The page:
National Museum of Damascus
February 17, 2016
The Dura-Europos synagogue (or “Dura Europas”, “Dura Europos” etc.) is an ancient synagogue uncovered at Dura-Europos, Syria, in 1932. The last phase of construction was dated by an Aramaic inscription to 244 CE, making it one of the oldest synagogues in the world. It is unique among the many ancient synagogues that have emerged from archaeological digs as it was preserved virtually intact, and it has extensive figurative wall-paintings. These paintings are now displayed in the National Museum of Damascus.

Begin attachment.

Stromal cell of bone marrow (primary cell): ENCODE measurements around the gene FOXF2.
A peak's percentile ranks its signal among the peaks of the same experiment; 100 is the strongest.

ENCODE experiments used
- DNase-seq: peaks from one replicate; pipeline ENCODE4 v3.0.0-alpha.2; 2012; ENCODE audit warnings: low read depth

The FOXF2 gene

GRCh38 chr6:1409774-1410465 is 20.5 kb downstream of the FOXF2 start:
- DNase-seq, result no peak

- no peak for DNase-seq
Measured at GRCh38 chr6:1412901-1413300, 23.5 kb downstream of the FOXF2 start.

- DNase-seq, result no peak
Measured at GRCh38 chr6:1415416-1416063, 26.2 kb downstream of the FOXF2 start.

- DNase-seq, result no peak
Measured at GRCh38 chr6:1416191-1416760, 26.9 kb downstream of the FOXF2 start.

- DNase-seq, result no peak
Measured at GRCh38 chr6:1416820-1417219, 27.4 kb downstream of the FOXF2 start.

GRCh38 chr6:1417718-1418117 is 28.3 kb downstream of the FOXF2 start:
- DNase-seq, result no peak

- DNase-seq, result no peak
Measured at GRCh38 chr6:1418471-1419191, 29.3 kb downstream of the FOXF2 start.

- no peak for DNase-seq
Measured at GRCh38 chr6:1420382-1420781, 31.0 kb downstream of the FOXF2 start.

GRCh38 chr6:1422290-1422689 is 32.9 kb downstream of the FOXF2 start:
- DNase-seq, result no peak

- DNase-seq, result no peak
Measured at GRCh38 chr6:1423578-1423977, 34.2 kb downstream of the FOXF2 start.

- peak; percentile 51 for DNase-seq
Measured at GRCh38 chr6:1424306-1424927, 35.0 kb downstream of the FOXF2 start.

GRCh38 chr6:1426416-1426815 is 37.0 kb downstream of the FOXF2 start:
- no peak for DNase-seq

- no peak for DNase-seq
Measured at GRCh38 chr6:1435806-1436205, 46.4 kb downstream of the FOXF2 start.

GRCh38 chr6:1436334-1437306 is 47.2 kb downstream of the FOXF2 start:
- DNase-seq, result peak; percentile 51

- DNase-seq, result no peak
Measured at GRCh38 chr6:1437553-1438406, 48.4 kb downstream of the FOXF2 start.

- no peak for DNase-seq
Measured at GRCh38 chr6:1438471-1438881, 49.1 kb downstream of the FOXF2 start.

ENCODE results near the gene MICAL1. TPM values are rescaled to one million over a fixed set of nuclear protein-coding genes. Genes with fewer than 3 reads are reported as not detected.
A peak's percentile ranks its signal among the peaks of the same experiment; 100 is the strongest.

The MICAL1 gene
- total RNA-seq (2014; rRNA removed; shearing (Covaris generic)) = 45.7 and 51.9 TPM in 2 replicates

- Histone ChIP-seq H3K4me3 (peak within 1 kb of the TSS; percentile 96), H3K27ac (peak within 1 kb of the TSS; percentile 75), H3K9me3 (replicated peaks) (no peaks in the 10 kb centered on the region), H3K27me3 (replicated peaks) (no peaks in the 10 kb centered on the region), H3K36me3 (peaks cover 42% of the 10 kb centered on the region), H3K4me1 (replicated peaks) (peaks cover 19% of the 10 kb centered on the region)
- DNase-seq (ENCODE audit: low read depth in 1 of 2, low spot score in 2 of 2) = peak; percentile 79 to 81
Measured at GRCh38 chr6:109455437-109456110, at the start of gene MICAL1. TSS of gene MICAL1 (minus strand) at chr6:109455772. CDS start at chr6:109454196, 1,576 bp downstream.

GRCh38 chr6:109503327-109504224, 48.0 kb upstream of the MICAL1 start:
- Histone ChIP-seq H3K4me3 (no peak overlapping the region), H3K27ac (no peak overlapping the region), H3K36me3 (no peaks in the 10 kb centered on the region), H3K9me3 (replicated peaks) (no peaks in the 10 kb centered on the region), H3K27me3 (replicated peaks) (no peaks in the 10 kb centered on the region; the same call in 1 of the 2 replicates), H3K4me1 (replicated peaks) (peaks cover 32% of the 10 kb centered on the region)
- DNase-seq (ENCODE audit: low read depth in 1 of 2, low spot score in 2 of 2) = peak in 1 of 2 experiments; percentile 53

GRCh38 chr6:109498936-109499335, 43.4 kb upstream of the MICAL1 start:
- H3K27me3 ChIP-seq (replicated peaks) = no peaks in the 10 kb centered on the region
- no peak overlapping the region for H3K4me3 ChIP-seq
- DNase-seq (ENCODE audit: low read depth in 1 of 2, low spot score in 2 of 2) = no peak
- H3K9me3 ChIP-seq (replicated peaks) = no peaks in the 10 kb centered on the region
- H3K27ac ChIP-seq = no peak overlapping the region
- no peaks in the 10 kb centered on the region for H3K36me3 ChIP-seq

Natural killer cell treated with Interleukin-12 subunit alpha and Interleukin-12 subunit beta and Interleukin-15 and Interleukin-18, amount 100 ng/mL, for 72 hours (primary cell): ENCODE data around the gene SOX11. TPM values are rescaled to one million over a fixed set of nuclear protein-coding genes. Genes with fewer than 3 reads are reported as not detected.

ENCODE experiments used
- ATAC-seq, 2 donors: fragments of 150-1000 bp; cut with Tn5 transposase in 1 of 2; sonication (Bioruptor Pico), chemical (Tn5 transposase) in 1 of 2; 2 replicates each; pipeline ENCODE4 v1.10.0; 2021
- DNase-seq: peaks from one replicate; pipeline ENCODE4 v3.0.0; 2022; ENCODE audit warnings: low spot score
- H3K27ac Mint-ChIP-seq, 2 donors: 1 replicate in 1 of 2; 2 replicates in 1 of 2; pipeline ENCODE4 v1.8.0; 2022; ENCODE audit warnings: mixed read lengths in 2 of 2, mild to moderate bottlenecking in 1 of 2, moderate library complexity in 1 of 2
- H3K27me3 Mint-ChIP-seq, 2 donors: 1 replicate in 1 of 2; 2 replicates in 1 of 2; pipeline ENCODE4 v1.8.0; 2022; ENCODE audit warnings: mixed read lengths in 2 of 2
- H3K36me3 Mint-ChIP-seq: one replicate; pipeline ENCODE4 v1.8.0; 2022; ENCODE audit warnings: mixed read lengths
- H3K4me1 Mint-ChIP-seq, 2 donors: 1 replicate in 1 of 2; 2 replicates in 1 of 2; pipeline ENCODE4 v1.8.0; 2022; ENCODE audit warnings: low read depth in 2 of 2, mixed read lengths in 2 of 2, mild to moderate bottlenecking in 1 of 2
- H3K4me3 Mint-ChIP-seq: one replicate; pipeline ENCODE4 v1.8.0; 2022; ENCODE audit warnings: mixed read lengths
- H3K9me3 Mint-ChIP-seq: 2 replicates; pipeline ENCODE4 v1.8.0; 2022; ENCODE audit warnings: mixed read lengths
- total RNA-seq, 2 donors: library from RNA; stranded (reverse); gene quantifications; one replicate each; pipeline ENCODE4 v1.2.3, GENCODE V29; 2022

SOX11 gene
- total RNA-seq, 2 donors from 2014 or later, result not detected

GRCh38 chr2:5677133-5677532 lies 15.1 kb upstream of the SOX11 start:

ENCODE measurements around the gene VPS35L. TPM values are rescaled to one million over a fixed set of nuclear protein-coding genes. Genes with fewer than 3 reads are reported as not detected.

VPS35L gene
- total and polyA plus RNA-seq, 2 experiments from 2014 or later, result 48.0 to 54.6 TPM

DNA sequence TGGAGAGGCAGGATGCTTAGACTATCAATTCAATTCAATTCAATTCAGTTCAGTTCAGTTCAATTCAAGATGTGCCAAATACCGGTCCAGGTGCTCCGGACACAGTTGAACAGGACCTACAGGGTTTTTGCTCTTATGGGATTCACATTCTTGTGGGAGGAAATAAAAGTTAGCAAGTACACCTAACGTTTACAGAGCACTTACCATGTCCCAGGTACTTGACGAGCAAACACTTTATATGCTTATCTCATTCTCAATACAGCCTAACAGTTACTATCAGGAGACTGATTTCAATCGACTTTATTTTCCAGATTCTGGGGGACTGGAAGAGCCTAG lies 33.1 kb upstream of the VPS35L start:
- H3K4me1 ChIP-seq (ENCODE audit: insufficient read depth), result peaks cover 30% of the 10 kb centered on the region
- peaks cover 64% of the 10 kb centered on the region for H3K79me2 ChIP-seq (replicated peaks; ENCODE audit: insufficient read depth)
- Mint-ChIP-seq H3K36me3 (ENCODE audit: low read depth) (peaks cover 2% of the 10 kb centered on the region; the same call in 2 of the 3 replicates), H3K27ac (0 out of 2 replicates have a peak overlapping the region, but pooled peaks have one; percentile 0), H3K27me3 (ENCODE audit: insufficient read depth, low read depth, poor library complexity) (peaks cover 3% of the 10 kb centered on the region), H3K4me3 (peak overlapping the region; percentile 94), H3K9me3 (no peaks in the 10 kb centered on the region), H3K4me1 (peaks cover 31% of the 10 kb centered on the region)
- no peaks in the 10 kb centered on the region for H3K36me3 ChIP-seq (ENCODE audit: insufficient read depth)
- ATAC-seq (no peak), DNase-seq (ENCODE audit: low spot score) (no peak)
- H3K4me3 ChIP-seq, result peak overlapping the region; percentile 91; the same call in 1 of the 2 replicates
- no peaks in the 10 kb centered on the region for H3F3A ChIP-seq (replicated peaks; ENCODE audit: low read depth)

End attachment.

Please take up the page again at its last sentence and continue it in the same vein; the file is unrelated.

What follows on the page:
Dura-Europas was a small garrison and trading city on the river Euphrates, and usually on the frontier between the Eastern Roman Empire and the Parthian and finally the Sassanid Empires of Persia. It changed hands at various points but was Roman from 165 CE. Before the final Persian destruction of the town in 256-257 CE, parts of the synagogue which abutted the main city wall were apparently requisitioned and filled with sand as a defensive measure. The city was abandoned after its fall and never resettled, and the lower walls of the rooms remained buried and largely intact until excavated. The excavations discovered also very important wall-paintings from places of worship of Christianity and Mithraism, and fragmentary Christian texts in Hebrew.